# Question on passing blocks

In the code below, a block, { x += 1 } is magically passed to
thrice ?? or something like that.
I don’t understand the usage of the “thrice { iterator }” using {}
and why I can’t make a normal block syntax work. The thrice method
doesn’t take (normal) parameters, so how does this work?

Ruby, Have you been messing around behind my back?

def thrice
yield
yield
yield
end

x = 5
puts “value of x before: #{x}” # => 5
thrice { x += 1 }
puts “value of x after: #{x}” # => 8

# broken from here down

thrice { |x| x += 1 }

thrice do |x|
x += 1
end

Ruby F. wrote:

In the code below, a block, { x += 1 } is magically passed to
thrice ?? or something like that.
I don’t understand the usage of the “thrice { iterator }” using {}
and why I can’t make a normal block syntax work. The thrice method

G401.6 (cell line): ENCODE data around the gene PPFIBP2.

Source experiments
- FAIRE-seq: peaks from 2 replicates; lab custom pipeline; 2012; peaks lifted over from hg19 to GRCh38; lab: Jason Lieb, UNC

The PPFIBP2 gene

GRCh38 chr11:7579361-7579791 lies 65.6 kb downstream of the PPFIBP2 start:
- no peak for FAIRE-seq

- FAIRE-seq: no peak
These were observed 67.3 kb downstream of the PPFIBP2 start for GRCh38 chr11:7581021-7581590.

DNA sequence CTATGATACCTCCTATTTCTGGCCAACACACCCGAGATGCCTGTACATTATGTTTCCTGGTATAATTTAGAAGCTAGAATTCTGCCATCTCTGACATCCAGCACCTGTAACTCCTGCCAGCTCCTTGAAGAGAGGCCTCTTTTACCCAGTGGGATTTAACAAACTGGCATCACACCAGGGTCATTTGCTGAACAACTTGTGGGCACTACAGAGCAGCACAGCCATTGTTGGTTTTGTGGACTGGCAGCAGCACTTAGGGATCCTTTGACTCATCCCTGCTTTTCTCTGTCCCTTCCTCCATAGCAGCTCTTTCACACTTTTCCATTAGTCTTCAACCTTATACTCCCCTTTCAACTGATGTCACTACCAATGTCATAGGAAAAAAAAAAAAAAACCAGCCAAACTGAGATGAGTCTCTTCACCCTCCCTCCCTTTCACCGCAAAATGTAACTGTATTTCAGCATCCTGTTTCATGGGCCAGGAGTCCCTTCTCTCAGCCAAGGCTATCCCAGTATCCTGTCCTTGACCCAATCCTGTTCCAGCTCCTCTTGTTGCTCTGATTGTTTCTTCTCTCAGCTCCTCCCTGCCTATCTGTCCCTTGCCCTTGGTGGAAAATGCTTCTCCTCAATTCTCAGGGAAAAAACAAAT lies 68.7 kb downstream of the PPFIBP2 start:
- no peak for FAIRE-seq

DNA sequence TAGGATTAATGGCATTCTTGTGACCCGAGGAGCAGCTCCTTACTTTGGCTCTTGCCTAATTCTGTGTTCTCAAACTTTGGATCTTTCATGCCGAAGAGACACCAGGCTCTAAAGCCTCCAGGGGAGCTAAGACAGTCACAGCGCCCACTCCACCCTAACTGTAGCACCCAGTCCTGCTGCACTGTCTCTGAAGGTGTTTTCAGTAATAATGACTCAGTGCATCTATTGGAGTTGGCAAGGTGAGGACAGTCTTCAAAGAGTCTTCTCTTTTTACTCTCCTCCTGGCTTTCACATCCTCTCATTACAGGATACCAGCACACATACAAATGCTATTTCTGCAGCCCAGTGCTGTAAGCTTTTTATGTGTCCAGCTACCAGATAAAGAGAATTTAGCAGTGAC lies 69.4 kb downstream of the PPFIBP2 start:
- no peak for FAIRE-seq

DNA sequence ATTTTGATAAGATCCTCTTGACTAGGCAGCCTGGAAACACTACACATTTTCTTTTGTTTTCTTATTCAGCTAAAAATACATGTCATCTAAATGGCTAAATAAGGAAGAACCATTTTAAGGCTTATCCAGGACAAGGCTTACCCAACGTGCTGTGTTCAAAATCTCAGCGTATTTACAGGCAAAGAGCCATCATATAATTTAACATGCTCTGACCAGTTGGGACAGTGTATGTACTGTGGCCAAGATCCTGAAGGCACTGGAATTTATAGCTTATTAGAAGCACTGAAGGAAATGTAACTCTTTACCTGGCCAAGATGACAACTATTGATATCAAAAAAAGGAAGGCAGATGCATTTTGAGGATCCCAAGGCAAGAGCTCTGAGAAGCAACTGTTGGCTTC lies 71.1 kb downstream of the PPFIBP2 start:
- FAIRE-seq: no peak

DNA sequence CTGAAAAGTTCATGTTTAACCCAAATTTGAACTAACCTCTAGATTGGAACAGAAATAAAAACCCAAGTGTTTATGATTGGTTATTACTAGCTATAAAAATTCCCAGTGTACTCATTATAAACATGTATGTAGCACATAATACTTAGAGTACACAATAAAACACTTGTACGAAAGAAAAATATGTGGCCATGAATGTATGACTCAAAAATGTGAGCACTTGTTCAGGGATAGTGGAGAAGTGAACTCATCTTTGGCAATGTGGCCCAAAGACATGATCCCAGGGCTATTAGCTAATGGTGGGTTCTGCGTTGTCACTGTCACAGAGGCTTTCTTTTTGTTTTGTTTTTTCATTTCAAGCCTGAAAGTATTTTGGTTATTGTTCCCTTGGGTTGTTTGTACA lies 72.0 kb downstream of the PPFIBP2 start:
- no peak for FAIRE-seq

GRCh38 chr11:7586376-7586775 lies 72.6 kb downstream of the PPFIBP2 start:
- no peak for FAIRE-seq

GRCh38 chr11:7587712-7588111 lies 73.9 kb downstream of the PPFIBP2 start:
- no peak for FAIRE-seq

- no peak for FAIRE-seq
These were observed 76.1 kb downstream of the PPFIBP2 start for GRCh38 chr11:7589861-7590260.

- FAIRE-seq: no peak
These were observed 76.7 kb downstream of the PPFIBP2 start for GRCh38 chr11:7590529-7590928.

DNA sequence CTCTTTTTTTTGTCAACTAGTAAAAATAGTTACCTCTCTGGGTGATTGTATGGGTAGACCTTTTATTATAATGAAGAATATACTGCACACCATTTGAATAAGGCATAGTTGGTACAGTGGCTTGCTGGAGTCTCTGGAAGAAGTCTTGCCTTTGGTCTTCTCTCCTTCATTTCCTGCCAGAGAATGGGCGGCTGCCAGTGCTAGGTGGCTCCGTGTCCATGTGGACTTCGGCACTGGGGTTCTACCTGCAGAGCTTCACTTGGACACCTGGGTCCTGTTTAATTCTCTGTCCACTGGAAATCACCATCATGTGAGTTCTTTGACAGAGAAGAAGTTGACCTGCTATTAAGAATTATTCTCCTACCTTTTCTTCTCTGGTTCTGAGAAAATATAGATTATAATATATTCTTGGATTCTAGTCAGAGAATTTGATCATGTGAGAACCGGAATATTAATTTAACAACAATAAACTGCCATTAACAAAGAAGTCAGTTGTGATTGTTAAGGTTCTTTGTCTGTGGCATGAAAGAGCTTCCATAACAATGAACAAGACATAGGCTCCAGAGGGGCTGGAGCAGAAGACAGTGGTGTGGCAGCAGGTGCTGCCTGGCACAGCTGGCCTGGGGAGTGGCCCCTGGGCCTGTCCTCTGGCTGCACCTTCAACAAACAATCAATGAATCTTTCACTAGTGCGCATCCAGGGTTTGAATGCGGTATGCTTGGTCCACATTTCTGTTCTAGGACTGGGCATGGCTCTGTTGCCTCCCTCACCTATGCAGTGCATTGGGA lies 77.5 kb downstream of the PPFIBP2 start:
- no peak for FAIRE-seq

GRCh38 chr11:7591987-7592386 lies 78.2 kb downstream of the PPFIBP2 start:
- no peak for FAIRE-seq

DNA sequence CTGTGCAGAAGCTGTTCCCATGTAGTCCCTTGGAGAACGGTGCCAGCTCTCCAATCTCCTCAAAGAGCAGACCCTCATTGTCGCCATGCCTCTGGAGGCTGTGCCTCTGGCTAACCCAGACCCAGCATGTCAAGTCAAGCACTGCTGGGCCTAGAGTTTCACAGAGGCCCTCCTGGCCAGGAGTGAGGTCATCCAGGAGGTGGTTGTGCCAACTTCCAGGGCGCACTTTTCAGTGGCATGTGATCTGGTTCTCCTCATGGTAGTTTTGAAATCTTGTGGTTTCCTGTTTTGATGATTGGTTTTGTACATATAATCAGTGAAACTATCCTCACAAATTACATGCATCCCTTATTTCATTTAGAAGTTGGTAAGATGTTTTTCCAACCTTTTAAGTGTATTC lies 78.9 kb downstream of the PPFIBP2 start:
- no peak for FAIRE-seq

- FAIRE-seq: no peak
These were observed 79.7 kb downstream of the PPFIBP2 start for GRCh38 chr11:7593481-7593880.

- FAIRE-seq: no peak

doesn’t take (normal) parameters, so how does this work?

Ruby, Have you been messing around behind my back?

def thrice
yield
yield
yield
end

x = 5
puts “value of x before: #{x}” # => 5
thrice { x += 1 }
puts “value of x after: #{x}” # => 8

# broken from here down

thrice { |x| x += 1 }

thrice do |x|
x += 1
end

In the first case, x in the block refers to the x defined outside the
block. In the 2nd and 3rd cases, you’ve used x as an argument so it
hides the x outside the block. Any changes you make to x-the-argument
are lost each time the block exits.

Ruby F. wrote:

def thrice
yield
yield
yield
end
[…]

# broken from here down

thrice { |x| x += 1 }

You’re passing a block that takes one argument (x) to a method that
yields
none. Also: it’s usually not a good idea, to reassign a block argument.
That
almost certainly does not do what you want.

HTH,
Sebastian

Thank you,

I had to get my head around what seems in my mind to be a “backwards
assignment” in code blocks.
Oh. that way!

now it makes perfect sense.